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What Can Hannah Arendt Teach Us About This Moment?

Ryohei Noda
Creative Commons
Hannah Arendt

Hannah Arendt's 576-page magnum opus, The Origins of Totalitarianism, is a densely-written book about the rise of anti-Semitism up to the outbreak of World War I. The book sold out on Amazon within one month of the 2016 election in which America elected Donald Trump as their next president. 

Hannah Arendt wrote the book in the 1940's after reflecting on her personal experience as a survivor of persecution in Nazi Germany. She was exiled from her home after protesting against the third Reich only to be captured in Paris and sent to Gurs concentration camp. She escaped to America to contemplate how the killing of over six million people could happen.

Her observations on the conditions that desensitized people to the signals of danger are as relevant today as then: the rise of a mass movement, ideologically-driven government, increasing social and political isolation and polarization, denunciation of truth, the press, and the rise of "alternative facts," and most importantly, the dehumanization of people based on their identity. 


  • George Prochnik - Writer, editor-at-large for Cabinet Magazine, and author of several books including Stranger in a Strange Land: Searching for Gershom Scholem and Jerusalem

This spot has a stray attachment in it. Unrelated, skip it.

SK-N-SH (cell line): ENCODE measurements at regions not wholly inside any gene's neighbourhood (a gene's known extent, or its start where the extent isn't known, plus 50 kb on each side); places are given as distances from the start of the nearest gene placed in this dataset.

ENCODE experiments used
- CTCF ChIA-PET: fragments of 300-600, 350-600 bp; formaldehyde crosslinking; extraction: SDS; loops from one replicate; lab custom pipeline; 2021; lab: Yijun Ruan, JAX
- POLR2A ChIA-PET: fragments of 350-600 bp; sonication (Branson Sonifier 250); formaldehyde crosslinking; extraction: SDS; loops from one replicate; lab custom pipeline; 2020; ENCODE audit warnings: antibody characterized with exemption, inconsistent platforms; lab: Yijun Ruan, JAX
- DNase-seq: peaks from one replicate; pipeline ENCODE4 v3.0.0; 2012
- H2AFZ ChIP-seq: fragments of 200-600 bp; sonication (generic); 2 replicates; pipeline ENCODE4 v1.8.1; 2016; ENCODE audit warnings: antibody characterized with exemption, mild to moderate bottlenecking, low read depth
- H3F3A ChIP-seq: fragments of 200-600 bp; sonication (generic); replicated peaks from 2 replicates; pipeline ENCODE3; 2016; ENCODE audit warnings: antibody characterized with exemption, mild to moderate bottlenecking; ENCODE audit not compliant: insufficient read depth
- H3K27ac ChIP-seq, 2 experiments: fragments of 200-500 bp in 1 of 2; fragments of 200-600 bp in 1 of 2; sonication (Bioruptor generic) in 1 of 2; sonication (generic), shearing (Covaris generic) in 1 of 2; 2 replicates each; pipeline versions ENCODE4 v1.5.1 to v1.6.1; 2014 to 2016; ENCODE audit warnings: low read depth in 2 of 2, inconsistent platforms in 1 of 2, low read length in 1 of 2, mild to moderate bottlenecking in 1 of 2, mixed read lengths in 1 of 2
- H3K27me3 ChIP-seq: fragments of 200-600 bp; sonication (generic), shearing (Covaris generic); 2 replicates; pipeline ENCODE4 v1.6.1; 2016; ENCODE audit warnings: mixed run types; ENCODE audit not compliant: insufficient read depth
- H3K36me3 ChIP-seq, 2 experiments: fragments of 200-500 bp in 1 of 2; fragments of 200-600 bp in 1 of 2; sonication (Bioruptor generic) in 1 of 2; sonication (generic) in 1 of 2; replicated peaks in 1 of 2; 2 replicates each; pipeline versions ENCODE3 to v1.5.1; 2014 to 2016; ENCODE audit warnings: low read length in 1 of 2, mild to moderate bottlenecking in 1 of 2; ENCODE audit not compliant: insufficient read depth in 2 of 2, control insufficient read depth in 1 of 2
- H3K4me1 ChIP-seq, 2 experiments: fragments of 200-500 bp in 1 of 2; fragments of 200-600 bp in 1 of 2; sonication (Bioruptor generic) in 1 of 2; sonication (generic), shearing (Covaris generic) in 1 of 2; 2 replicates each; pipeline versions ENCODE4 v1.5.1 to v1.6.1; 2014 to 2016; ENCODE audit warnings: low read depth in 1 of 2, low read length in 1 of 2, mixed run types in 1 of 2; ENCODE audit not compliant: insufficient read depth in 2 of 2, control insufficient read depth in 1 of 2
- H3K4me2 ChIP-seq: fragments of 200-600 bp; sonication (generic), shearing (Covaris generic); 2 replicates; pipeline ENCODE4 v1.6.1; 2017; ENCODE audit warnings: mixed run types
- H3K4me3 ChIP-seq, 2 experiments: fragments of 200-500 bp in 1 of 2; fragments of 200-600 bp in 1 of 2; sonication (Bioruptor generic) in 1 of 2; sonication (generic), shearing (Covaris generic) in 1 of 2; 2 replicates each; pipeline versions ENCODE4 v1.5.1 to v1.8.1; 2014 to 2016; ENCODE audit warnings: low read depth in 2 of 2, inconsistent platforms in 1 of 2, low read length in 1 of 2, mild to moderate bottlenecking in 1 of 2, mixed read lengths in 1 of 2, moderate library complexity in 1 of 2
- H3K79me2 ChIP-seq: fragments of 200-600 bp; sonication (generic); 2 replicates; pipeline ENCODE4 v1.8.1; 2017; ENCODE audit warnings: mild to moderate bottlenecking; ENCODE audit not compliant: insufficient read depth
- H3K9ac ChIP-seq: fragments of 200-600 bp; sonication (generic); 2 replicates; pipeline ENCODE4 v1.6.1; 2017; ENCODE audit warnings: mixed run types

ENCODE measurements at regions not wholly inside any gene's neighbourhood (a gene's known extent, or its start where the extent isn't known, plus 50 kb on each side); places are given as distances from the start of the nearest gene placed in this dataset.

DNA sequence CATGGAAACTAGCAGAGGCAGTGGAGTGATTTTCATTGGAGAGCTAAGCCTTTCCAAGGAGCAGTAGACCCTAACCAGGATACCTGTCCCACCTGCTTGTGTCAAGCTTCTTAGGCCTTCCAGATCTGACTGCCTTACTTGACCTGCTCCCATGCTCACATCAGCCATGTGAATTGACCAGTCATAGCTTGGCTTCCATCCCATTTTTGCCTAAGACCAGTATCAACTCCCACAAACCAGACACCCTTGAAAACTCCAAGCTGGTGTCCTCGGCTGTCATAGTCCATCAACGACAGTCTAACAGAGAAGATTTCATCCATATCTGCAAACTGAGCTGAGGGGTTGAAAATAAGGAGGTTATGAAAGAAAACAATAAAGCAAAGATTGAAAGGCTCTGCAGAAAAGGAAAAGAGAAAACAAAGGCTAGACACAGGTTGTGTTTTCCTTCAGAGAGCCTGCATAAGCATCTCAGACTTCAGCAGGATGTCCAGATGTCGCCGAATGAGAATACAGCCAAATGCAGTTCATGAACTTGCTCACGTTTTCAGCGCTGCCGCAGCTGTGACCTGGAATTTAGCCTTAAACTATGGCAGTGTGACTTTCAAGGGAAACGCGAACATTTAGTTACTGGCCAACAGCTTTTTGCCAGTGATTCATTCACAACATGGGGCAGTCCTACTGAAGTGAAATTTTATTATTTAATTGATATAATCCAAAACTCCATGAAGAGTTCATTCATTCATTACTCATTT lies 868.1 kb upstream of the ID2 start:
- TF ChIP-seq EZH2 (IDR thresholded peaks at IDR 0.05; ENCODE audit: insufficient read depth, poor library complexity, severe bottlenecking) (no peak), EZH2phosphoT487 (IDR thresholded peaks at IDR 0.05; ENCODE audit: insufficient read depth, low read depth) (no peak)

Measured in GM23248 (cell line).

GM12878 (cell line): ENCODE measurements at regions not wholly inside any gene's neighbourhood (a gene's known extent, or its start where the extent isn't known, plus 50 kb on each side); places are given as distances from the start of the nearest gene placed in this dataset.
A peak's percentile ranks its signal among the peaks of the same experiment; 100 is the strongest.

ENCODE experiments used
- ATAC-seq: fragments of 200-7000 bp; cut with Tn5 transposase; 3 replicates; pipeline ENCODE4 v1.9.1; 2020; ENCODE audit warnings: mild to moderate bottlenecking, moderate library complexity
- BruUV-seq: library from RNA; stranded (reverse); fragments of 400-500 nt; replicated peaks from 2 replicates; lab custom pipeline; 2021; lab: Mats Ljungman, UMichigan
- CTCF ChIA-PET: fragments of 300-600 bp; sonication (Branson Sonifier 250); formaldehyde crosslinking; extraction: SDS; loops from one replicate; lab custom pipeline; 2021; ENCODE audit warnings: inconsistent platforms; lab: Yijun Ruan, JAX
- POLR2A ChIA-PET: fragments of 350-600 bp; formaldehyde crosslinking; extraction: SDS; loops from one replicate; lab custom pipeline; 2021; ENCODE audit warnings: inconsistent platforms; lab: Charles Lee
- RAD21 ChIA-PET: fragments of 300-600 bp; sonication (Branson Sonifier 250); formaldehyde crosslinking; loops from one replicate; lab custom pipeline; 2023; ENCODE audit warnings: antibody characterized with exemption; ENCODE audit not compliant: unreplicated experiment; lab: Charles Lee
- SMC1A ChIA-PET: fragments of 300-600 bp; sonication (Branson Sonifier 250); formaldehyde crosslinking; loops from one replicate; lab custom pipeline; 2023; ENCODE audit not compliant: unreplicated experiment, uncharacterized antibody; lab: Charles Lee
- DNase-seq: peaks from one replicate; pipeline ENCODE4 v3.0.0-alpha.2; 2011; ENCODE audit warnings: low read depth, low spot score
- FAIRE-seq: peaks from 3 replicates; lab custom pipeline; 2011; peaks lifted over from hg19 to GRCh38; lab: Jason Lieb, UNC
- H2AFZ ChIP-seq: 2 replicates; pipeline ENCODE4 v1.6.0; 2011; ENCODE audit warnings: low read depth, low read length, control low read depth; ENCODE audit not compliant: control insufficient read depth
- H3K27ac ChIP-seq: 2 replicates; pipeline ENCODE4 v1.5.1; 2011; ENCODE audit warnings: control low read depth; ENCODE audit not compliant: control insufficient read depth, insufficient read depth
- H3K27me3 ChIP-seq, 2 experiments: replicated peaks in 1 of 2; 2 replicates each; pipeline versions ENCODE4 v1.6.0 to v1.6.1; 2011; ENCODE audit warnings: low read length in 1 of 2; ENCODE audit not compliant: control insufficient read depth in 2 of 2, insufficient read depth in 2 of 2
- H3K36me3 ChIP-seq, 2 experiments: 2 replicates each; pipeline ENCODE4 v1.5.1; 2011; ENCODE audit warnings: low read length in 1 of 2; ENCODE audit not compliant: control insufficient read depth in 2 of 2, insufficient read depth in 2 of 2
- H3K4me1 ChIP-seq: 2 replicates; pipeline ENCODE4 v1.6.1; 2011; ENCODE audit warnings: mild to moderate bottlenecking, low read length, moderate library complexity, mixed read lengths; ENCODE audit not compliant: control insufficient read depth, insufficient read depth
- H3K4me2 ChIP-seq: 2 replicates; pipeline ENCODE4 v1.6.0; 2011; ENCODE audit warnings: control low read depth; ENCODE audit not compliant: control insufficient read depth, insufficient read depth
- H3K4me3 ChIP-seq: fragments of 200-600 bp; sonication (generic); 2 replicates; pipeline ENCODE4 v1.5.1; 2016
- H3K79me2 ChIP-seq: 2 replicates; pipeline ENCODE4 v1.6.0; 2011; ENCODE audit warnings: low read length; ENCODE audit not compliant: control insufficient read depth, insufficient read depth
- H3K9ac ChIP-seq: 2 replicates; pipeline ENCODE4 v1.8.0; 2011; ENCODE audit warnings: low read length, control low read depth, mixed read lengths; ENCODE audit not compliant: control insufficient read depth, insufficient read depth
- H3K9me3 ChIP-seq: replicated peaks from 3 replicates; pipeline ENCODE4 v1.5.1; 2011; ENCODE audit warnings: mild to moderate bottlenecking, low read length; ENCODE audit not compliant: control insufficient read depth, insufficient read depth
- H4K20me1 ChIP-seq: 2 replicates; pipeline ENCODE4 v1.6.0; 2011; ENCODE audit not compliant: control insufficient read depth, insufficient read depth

• Roger Berkowitz - Founder and academic director of the Hannah Arendt Center and associate professor of Politics, Philosophy, and Human Rights at Bard College, and currently writing a book with Peter Baehr, On Totalitarianism: Hannah Arendt In Her Time and Ours
  • Kathleen B. Jones - Professor Emeritus of political theory and women’s studies at San Diego University and the author of several books, including most recently Diving for Pearls: A Thinking Journey with Hannah Arendt

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Colin McEnroe and Chion Wolf contributed to this show. 

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